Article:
As I said, I enjoyed your article and I actually agree with much that is in it, but I think like most (perhaps all) of the contributors to this debate, you are unaware of your own biases – though I noticed several references above to OTHER people’s biases so the notion of bias (per se) is not foreign to our contributors: just the notion of bias as it applies to themselves, research readers and Prime Tauro-therapists. My reason for entering into this comment stream was to attempt to highlight this very tendency – but self-examination takes courage and honesty. I feel the debate with respect to neck HVLA is always so emotional that histrionics, bias and personal insults (as seen in the rude treatment of a Chiropractor who contributed above – the poor deluded man probably thought he was contributing on a professional level) usually predominate. Strangely enough when I have such debates ‘in the real world’ (face to face) as it were, the aggressive Alpha Male behavior that one sees online is nowhere to be seen. I deduce from this that while internet communication has coarsened us all, it has made none of us more courageous.

    With luck, my efforts to highlight the possibility of bias and unhelpful ’emotion’ in THIS debate will bear fruit in some future debates. I feel there is no possibility of a professional debate on HVLA of the neck because the same Alpha Males (or their proxies) will rampage on and trot out the same material each time.

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    1. M. Shortall, Thanks for your remark about the article. It is obviously more of an editorial than a review, I concede, although it’s done to review two models for the effect of manual therapy. About the biases. I obviously have my own biases and I am well aware of many of them. Opinions are fraught with them. Although, I choose to use reviews supporting my point of view to make an argument, I am well aware articles that seek to support the opposite position do exist. I also know that, as anyone else, I can be prone to confirmatory bias, I won’t negate that. I enjoy stumbling on articles supporting my opinions yet that doesn’t mean I am blinded to evidences against my own views. My article was written as it is for a single purpose and that is to be read and discussed about in an almost purposefully black and white dualectic way that would spark debates. I try to be more nuanced in my head about these things. But having your own biases doesn’t revoke one’s right to highlight the biases of others, especially when they are obvious and (willfully?) undisclosed in a peer reviewed publication where it is common practice to do so.

      All in all, it seems we agree more than we disagree on many things. And surely the discussion on HLVA in the c-spine is far from settled and the jury is still out – so to speak. One thing though, I now know what you think of the debate about that but I still am unsure whether you think manips to the c-spine are really useful and should be used on a regular basis or not. Perhaps, you are comfortable with uncertainty as to both its effectiveness and safety and thus feel this debate has simply lasted too long!

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  16. I prefer articles written in the style you chose for yours – better reading and more likely to spark a debate; more provocative. And we agree on many things. The HVLA ‘debate’ just seems to bring out the worst – perhaps because it rattles the cages of fervent followers of the NAIOMT, the APTA and other ‘interested parties’ (parties who, like the patently superfluous and irrelevant Licensing Boards, always seem to have their hand out for OUR money. With a national exam, a Licensing Board is simply legalized extortion), and these formerly august bodies may have noticed that the world is moving along quite nicely (and disturbingly fast!) without their imprimatur. Where,( they may feel), is their rightful supplication and their comforting “jizya”? Perhaps they feel guilt, because some of our ‘professional bodies’ left individual physiotherapists alone and un-funded in the battlefield against for example chiropractors? No matter why… this ‘debate’ triggers more sub-par behavior than usual. Mention HVLA therefore, and the ‘Dogs of Debating’ are ‘let loose’.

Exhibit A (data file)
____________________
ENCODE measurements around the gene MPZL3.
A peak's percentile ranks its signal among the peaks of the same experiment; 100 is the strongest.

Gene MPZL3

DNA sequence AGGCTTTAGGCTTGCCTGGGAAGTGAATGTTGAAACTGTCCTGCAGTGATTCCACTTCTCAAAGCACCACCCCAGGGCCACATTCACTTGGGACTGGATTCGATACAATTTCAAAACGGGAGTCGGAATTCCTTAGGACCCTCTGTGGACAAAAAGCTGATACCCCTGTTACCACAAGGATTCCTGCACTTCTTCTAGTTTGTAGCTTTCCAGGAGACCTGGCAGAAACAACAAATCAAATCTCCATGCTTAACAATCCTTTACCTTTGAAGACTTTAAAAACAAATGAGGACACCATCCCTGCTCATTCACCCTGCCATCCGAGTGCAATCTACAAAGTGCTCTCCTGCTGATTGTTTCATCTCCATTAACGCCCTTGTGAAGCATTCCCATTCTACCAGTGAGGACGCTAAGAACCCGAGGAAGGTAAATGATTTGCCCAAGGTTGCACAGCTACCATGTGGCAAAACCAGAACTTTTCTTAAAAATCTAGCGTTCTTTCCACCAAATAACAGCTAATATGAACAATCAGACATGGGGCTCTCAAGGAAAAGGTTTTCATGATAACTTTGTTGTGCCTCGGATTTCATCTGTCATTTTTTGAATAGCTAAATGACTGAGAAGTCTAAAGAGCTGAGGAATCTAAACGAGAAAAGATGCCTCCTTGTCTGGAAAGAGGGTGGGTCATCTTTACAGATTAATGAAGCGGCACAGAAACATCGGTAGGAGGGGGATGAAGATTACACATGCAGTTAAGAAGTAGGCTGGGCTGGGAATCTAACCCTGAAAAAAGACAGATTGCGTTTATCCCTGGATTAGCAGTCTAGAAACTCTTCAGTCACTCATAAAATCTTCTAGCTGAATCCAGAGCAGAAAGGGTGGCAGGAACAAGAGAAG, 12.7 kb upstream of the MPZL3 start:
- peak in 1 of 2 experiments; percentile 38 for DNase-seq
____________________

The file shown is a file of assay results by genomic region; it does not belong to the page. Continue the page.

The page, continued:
I agree that having biases of one’s own does NOT negate the right to point out perceived biases in others – however it DOES leave one open to charges of hypocrisy, most especially if (as always happens on blogs like this) one does not balance the argument by giving at least equal attention to not only one’s own actual biases (and I don’t mean just ‘conflicts of interest’ – I mean scientific, cultural, clinical biases) but those of ALL the other authors whose research is cited. Clearly one cannot select a single author (with whose approach one does not happen to agree) and declare his bias to be “HUGE” while ignoring the fact that this off the cuff assessment is in itself an example of bias, and that the authors of ALL of the other articles cited may be biased in their research too – this would have elevated the comments here to a ‘debate’ I think.

    In bias, as in other sins, ‘let he who has not sinned, cast the first stone’, and as this is not a woman buried up to her neck in the ground so she can’t defend herself, stones thrown may be thrown back, so beware.

    And I repeat what I said a few comments ago: the biases of which we are unaware or that we will not admit to in public (or in private; or even to ourselves) are the most influential and pernicious ones.

    For many reasons I have resisted the ‘lure’ of entering the debate about HVLA of the neck – I wanted to start a debate about ‘debating’ instead in the hope that what Mr. Reagan termed ‘trickle down’ would occur, not of wealth, health and handsome children this time, but trickle down of just enough self-examination to imbue future debates with less Digitally Expressed Testosterone, and a lot less sarcasm leveled against non-herd members like our Chiropractor contributor and the PT chap who ‘argued against’ the tide.